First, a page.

“Group has made my confidence grow and improved my mental health. I have overcome most of my fears and I can now see a change in myself, so thank you for helping me be a better persona & believe in myself when no-one else did.”

“I came into this project feeling desperate for somebody to speak to & listen to me, not just judge me for being a ‘stroppy teenager’. (Workers) made me the woman I am today and I am grateful for that, so thank you.”

 

                                        

 

At this point, we all needed a little break, so it was time for lunch and for the relaxing part of the day to begin!  We had a couple of henna designers, a fantastic photo booth from Getaway Girls that was VERY popular and creative types could have a go at making memory boxes with The Key’s Moving on Group and paint a section of a community canvas with Amareen from Your Space.  We were so very thankful to the staff and students from Leeds City College’s hair and beauty department, who offered hand massages, braiding and ‘hair up’ styling for anyone who fancied a bit of pampering.  Finally, after having some gorgeous cake baked by our very own Bridget, it was time to head home.

The celebration is always a highlight of our year – looking around the room at such incredible women and girls, seeing them face their fears and tell their stories, then being able to just spend some time enjoying themselves together.  Massive thanks to everyone who made the event happen, particularly Ranstad for the crèche, Leeds City Museum for the venue and Leeds City College for the pampering.  Lastly, as always thanks to the girls and women from our projects who came along, opened up and showed what Women’s Health Matters is all about – women supporting women.  Same time next year?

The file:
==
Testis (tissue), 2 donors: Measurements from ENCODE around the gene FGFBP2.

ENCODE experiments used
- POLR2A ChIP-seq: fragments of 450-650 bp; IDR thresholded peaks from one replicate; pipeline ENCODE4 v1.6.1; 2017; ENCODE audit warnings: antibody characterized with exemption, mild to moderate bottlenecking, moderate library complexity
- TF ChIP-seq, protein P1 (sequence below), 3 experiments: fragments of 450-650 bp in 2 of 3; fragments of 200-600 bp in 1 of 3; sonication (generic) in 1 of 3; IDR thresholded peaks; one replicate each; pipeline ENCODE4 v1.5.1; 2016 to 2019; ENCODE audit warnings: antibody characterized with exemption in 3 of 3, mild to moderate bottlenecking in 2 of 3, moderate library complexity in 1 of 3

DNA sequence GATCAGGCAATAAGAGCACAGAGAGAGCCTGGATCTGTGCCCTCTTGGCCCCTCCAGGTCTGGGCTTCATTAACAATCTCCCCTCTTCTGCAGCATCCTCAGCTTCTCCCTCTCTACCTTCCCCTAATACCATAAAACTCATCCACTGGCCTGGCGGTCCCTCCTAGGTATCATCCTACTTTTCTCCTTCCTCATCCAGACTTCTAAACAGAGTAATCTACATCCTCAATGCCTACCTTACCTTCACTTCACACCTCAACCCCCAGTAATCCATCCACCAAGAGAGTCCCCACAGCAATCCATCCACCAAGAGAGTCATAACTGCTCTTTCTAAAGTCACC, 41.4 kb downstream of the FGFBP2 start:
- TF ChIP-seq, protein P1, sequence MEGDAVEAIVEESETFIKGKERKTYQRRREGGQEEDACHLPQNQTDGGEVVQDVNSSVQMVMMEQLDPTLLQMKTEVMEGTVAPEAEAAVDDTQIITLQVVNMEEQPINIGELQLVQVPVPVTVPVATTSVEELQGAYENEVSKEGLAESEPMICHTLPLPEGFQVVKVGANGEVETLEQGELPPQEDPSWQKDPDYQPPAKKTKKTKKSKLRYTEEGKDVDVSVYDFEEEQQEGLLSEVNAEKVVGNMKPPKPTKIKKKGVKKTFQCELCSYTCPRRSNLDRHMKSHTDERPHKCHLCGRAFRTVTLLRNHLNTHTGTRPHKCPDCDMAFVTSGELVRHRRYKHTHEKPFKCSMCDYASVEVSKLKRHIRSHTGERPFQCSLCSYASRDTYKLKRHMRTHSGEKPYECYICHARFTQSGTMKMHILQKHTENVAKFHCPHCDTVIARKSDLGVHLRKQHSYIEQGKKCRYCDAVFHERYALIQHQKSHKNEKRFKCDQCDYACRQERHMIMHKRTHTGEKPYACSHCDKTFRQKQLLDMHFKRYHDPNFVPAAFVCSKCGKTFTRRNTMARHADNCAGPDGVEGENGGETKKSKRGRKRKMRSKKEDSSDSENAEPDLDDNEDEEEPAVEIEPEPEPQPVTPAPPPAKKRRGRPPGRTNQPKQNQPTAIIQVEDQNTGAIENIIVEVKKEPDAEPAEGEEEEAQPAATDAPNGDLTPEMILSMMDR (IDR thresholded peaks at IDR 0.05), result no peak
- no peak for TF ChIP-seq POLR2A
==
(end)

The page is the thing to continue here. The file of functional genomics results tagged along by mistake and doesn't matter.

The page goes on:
Update from the Maternity Voices Partnership

We’ve had a busy time over the last 3 months at the Maternity Voices Partnership (MVP).

On January 13th 2020 the Clinical Commission Group (CCG) launched its Maternity and Neonatal Public Consultation.  The MVP parent representatives supported with engagement events across the city and promoted the survey to families.  The survey is for gaining feedback on families general experience on maternity services, to get opinions on the proposals to centralise all maternity services to the LGI and also to consult on the way hospital antenatal appointments are provided.  The aim of the consultation is to work out what future services should look like including a new midwifery led unit at LGI.  You can complete the survey here until 5th April 2020.

Engagement Lead Caroline Mackay said ‘Thank you for everyone’s commitment to the engagement and dedication to making service in Leeds the best they can be’.  This picture was taken at the final event with Julian Hartley; Chief Executive of Leeds Teaching Hospitals.